|Controversy brews over proposed ordinance governing Rockdale churches|
|Thursday, 21 March 2013 13:52 | Written by Valerie J. Morgan|
CONYERS—Some pastors in Rockdale County are vowing to fight a proposed ordinance they say is a move to discourage black churches from moving to Rockdale County.
While the county’s “Places of Assembly” proposed ordinance relaxes several requirements for churches, including allowing them to exist in every zoning district in the county, the ordinance bans churches from residential areas and requires them to have a special land use permit for auxiliary services such as food pantries and clothing banks. The restriction from residential communities, however, has become one of the main concerns with several pastors saying the ban would greatly impact start-up churches.
Helen Hollingsworth, a pastor who recently moved to Rockdale, said the ordinance has racist undertones, and vows to fight it.
"I think a lot of white people are not happy with the fact that Conyers is becoming more and more ethnically diverse, and the typical churches that will be meeting in homes are people of color. It's just another form of racism," said Hollingsworth, who spoke out at a public hearing held this week.
Planning and Zoning Director Marshall Walker, however, disagreed. He said the proposed regulation is designed to protect both, homeowners and churches, pointing out the main purpose of the ordinance is to address issues such as parking and fire codes for safety reasons. Walker said the county didn’t have a very good ordinance governing churches and other places of assembly and the new one is an attempt to do just that.
“When you buy a single-family home in a residential area, there are certain things you expect as a homeowner—not to have cars parked everywhere and loud noise,” Walker said. “Prayer groups are permitted in homes so long as there is no impact on the community. If a neighbor complains, though, code enforcement is going to come out and the Sheriff’s department and issue a citation.”
Pastor J. Phillip Baker, who oversees the historic Shady Grove Baptist Church, an African American church started by his grandfather, said he respects the county’s efforts to protect both, homeowners and churches.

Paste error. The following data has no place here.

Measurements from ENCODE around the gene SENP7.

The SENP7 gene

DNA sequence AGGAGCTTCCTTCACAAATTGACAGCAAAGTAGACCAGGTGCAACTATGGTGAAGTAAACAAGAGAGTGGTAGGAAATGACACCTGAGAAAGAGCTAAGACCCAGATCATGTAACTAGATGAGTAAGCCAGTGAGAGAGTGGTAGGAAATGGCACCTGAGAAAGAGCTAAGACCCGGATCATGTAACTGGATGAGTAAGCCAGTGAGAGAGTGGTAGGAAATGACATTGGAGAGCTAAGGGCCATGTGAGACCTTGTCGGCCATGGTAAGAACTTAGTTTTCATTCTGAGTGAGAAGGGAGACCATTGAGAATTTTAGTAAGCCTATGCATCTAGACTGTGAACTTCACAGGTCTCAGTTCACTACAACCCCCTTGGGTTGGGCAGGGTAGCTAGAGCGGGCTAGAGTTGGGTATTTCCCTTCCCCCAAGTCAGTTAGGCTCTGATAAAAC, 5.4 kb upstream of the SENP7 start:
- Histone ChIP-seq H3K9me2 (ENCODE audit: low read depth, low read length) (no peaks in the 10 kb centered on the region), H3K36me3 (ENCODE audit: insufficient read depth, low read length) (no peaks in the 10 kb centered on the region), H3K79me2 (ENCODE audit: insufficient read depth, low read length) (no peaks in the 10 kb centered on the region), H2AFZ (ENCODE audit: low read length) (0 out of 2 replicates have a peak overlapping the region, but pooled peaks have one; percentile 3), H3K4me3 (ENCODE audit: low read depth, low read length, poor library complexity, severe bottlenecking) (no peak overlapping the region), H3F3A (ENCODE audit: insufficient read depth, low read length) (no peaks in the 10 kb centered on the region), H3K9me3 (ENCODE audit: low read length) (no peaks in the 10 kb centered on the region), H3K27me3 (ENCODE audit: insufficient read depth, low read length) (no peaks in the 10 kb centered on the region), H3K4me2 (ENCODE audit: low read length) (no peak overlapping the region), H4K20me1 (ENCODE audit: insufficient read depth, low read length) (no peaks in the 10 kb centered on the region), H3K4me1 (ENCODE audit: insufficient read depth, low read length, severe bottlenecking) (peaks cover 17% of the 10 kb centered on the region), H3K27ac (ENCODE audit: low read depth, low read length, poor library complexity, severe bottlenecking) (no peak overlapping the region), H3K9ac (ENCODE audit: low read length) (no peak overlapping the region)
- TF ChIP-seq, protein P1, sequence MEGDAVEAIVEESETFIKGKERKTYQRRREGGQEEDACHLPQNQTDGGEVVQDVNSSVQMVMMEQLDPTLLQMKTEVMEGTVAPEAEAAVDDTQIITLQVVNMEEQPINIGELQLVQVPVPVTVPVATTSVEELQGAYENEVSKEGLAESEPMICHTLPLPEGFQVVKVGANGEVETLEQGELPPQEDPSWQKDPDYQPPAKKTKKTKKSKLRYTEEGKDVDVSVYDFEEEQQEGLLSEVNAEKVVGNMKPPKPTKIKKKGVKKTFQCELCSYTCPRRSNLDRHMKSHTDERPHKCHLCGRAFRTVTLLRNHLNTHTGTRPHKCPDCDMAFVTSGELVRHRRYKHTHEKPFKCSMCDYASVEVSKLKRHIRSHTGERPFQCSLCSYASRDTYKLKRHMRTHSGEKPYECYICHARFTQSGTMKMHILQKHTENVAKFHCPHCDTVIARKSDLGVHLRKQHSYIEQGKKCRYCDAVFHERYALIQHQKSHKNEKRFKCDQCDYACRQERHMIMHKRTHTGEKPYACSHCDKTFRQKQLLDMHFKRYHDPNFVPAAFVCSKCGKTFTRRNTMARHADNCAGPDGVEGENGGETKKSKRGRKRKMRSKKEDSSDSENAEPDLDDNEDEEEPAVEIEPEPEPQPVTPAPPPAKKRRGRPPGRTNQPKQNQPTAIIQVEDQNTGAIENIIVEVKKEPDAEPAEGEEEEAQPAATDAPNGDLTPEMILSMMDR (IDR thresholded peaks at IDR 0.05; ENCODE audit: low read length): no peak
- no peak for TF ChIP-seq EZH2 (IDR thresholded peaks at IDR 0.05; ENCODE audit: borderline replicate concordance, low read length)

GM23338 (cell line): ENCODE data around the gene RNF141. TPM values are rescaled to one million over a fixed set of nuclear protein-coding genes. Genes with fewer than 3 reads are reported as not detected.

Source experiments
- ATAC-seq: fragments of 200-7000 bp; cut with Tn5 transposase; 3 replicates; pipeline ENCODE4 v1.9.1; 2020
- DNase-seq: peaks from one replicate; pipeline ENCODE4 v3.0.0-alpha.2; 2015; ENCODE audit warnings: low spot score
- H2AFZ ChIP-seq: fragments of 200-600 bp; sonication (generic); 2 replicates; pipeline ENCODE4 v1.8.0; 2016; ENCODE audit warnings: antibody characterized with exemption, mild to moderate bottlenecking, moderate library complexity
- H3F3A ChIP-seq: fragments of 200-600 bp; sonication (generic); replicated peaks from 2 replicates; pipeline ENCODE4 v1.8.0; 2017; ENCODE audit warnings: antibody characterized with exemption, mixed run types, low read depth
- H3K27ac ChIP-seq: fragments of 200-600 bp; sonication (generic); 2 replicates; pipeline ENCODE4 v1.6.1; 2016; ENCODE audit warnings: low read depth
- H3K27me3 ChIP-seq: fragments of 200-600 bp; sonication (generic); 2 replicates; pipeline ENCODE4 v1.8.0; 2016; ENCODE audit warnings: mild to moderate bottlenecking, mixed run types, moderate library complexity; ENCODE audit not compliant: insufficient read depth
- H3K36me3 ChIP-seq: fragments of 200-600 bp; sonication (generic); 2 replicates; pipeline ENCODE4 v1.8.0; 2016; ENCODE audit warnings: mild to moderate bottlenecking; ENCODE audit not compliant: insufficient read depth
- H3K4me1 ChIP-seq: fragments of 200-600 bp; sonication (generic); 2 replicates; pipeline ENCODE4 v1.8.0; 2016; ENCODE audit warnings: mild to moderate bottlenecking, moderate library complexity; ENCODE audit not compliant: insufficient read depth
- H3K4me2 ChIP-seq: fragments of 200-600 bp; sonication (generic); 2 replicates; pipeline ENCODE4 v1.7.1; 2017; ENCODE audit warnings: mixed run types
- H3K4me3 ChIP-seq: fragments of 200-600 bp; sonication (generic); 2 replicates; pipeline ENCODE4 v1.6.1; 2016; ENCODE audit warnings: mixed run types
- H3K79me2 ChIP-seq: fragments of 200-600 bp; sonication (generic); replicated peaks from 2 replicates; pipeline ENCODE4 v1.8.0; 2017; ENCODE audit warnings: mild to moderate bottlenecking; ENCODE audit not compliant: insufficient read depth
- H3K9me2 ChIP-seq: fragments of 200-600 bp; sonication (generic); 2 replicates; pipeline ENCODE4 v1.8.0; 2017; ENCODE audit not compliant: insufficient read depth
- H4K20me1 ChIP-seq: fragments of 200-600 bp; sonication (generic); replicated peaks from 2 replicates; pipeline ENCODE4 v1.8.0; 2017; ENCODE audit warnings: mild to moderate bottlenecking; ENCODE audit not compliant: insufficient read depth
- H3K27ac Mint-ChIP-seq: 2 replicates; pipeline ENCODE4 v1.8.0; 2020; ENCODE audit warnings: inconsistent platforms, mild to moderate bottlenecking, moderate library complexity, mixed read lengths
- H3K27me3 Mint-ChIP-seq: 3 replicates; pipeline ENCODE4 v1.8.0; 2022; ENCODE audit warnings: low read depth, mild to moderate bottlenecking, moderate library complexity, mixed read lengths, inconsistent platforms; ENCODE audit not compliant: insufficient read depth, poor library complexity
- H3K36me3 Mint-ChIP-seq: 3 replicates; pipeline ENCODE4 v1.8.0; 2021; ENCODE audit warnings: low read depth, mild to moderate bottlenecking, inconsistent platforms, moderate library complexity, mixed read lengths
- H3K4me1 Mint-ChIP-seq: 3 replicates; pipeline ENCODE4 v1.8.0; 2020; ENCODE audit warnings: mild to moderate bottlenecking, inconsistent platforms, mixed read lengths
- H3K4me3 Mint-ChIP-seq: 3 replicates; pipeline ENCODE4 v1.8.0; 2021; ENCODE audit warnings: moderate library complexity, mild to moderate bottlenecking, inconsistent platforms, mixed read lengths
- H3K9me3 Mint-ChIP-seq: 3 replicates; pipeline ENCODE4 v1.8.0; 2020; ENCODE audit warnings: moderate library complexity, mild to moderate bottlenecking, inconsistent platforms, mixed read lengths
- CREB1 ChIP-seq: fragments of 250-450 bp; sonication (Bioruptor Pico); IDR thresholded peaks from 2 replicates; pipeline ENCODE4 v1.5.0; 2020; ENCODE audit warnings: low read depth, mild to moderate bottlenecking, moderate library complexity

“I’m a pastor, I love the Lord as much as anyone and I don’t want to live next door to a church. That is not why I moved to a residential community,” said Baker, a lifelong Rockdale resident. “Laws are what keeps our society civil. We’ve got to understand that if we want to win people to Christ, we have to be good neighbors and abide by rules.”
Pastor Charmaine E. Moss, who oversees Providence Church International in Conyers, said the issue is not as simplistic as some would believe. Moss has had her battles with the county and she says she suspects the ordinance is an attempt to shut down churches. Last year, Moss said she was cited twice for having a donated trailer on her church’s property that she planned to use for ministry and auxiliary classrooms.
“They said I couldn’t have a (the trailer) on the property. They didn’t care that it was for ministry,” Moss said. “I don’t like the fact that with this ordinance, God is equated with a banquet hall or performing arts center. It really disturbs me. And when you look at this ordinance, it is full of booby traps.”
For example, Moss said churches that have been “grandfathered” in under existing zoning districts may not rebuild at non-conforming locations, if the church is destroyed.
“If a tree falls on the church or the church burns to the ground, you can’t rebuild there because the area wasn’t zoned for a church,” Moss said. “The church would have to find somewhere else to go.”
The Board of Commissioners is holding a public hearing before its regularly scheduled meeting on next Tuesday at 9 a.m. in the Rockdale County Assembly Hall, 901 North Main St., Conyers. The commissioners will vote on the ordinance on April 9.